Lucy Cameron and Siwan Lovett

Lucy Cameron and Siwan Lovett

Lucy Cameron, Australia.
Lucy is a Senior Planner at Glenelg Hopkins CMA, located in south-west Victoria, Australia. Her 15 year career in waterway management has been diverse, but predominantly spent improving the geomorphology and riparian zones of the Glenelg River. More recently, Lucy co-founded the Waterway Management Twinning Program with Adam Bester, from Glenelg Hopkins CMA, and Siwan Lovett of the Australian River Restoration Centre.

Dr Siwan Lovett,Australia.
Siwan co-founded the Waterway Management Twinning Program with Lucy Cameron and Adam Bester from the Glenelg Hopkins CMA. She is passionate about supporting people and creating networks of support and inspiration for everyone involved in waterway management. She is Director of the not-for-profit Australian River Restoration Centre, manages the on-ground Rivers of Carbon program, and co-facilitates the Peter Cullen Trust Science to Policy and Women in Water Leadership Programs. She also facilitates the Waterway Management Twinning Program.

Presentation Title:An ear to listen and time to ponder: experiences and insights from the Victorian Waterway Management Twinning Program.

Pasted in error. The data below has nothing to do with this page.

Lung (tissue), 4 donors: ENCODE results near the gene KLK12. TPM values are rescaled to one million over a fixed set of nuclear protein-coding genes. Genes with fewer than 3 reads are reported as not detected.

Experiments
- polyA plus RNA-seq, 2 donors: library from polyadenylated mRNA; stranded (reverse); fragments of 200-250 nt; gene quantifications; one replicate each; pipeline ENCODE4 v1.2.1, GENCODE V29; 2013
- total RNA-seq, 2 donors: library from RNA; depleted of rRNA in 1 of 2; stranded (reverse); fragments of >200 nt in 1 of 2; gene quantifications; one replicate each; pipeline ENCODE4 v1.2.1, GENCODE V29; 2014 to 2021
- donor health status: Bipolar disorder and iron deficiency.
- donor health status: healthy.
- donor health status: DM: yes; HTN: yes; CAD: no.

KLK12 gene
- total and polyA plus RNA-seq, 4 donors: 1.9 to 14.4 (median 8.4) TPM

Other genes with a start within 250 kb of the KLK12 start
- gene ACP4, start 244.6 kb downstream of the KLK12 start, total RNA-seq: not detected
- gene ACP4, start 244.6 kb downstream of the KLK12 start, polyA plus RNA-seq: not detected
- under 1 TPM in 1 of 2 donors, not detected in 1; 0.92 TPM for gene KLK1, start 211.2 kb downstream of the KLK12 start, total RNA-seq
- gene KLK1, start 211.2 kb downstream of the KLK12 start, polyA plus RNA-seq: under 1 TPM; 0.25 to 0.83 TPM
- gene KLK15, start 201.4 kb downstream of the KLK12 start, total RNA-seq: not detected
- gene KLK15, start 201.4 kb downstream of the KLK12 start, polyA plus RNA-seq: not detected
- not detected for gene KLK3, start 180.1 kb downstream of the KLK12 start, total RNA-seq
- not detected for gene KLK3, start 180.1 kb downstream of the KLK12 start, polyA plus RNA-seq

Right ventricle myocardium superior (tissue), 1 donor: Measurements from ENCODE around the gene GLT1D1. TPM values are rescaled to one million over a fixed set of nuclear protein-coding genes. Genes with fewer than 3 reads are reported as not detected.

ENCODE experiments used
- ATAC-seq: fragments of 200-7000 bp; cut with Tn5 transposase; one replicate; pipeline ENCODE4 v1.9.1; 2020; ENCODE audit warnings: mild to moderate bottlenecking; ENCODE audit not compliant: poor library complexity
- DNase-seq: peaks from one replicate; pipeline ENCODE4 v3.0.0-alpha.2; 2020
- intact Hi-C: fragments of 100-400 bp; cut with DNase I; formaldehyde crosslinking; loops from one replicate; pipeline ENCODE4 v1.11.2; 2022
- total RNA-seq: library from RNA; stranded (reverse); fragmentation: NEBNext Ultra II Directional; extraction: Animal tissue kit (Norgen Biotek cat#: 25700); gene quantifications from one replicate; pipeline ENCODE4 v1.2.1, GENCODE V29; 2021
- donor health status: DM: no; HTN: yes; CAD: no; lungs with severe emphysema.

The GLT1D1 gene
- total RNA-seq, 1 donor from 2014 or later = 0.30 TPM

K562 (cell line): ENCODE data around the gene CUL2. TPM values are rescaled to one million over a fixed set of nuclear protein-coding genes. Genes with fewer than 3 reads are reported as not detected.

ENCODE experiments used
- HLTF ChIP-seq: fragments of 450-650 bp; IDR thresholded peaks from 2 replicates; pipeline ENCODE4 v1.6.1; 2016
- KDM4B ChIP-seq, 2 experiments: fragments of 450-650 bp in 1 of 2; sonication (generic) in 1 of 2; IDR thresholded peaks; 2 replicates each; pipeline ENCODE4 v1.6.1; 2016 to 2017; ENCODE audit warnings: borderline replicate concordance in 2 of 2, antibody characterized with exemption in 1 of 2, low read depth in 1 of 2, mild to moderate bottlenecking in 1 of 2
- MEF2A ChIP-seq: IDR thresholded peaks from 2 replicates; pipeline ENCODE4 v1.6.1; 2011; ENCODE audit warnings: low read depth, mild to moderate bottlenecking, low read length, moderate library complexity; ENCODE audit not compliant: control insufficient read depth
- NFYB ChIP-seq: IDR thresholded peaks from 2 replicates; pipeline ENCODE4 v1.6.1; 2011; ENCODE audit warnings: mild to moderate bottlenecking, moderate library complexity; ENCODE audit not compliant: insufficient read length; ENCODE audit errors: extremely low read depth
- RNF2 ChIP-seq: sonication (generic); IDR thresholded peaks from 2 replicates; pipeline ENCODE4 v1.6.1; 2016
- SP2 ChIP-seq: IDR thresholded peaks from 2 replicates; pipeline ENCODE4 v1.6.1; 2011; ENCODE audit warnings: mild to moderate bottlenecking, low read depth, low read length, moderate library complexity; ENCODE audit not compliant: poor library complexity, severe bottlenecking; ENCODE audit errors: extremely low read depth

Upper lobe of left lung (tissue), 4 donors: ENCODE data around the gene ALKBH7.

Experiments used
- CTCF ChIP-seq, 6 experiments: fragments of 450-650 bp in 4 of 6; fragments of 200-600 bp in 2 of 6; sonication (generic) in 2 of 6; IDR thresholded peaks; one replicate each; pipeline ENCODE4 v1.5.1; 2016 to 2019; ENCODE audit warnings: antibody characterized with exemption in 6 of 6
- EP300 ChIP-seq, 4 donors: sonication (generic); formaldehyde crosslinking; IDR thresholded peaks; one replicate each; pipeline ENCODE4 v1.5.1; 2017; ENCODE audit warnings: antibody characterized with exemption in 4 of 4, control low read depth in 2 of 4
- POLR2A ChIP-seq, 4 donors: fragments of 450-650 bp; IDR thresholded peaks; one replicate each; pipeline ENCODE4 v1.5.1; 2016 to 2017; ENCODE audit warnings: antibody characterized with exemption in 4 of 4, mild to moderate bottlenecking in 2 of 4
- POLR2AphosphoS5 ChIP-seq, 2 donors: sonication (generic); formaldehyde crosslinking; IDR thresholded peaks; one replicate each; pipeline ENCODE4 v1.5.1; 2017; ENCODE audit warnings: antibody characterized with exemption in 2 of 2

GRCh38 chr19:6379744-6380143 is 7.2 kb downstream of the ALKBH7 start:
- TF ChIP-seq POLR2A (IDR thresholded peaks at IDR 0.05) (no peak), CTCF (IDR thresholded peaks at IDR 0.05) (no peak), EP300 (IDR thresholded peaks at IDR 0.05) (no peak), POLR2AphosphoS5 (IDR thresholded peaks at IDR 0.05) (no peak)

The International River Foundation’s (IRF) Twinning Program uses the knowledge and expertise of Riverprize winners to promote the sustainable management of waterways in other communities and locations. It does this by supporting the pairing of Riverprize winning organisations with another community, or organisation, involved in the management of rivers and watersheds, to form long-term, peer-to-peer working relationships. Glenelg Hopkins CMA won the Australian Riverprize in 2013 and, in a novel approach, has used the ‘Twinning’ allocation of its prize money to establish a State-wide mentoring and professional development program for Victorian waterway management practitioners. The program, the Waterway Management Twinning Program, is jointly run by Glenelg Hopkins CMA and the Australian River Restoration Centre. Within the program, up to 18 people from different organisations are paired into mentoring partnerships, to work on the delivery of a specific river health related project of the mentee. Additionally, all participants convene at several workshops, for knowledge sharing and professional development. The Waterway Management Twinning Program fills a gap commonly experienced in the industry – it gives people the time to learn from each other, beyond the usual a 15 minute PowerPoint presentation, about successful approaches to waterway management. It also provides participants the necessary time and opportunity to establish lasting, authentic relationships and collaborative networks. The initial Twinning project was so successful that the Victorian Government has committed funds to keep the Waterway Management Twinning Program running, ensuring that the legacy of the IRF’s Twinning Program continues in this state of Australia. This presentation will share the approach of the program as well as participant’s stories of being involved. It will also provide insights into how a program focusing on people can result in positive, lasting waterway management outcomes. More information can be found by visiting www.twinningiswinning.com.au.

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